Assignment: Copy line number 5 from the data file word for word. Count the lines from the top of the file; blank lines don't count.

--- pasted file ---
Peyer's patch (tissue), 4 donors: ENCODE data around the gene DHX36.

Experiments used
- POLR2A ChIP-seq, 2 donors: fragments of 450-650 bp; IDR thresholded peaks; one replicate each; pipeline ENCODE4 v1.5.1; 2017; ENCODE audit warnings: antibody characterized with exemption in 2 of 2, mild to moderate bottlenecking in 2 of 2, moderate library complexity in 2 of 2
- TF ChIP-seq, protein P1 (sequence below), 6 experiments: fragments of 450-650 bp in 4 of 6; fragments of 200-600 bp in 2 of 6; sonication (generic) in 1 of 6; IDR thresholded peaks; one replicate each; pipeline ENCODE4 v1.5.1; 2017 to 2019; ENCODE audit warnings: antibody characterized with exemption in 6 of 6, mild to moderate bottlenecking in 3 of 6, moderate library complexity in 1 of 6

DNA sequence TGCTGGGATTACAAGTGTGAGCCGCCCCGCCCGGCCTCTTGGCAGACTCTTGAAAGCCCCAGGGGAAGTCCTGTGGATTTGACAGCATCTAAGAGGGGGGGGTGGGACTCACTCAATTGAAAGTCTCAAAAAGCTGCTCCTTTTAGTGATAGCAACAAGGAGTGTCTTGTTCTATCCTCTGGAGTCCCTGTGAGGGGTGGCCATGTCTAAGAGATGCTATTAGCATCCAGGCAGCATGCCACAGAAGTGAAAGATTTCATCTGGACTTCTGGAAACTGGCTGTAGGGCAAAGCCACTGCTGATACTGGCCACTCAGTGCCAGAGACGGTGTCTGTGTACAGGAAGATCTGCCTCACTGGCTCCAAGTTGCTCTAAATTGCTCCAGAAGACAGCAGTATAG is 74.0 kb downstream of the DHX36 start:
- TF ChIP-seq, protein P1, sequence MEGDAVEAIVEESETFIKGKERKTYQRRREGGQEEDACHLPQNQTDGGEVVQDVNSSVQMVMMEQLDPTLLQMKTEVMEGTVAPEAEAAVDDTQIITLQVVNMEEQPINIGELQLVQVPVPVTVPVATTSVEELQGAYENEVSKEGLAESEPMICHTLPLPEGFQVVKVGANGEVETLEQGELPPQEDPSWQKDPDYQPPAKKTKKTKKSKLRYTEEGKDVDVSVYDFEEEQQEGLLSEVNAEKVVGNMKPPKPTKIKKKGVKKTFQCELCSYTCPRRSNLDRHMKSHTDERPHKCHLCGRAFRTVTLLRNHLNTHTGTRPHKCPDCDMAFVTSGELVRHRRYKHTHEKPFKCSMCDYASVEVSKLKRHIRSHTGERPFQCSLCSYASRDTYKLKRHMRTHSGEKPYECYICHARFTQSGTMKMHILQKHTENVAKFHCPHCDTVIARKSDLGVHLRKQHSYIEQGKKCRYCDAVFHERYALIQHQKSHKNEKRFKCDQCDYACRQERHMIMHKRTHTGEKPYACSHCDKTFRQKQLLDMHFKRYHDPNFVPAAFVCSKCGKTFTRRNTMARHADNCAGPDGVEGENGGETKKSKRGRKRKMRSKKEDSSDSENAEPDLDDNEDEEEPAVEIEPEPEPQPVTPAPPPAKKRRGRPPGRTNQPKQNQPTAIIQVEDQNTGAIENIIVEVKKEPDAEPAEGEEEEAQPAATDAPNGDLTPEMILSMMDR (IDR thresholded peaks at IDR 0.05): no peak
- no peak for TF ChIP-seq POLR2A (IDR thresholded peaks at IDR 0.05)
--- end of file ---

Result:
DNA sequence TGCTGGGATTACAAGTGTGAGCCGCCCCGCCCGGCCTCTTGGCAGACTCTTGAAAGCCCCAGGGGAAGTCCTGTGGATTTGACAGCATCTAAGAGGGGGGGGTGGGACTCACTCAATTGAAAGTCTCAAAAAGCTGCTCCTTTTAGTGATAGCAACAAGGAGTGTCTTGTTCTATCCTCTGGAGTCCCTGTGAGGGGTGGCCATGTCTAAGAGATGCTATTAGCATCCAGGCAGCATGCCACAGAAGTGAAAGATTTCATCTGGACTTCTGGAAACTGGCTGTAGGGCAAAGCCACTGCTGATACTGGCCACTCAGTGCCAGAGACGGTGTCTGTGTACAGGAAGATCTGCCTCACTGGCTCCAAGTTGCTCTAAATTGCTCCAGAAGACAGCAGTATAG is 74.0 kb downstream of the DHX36 start: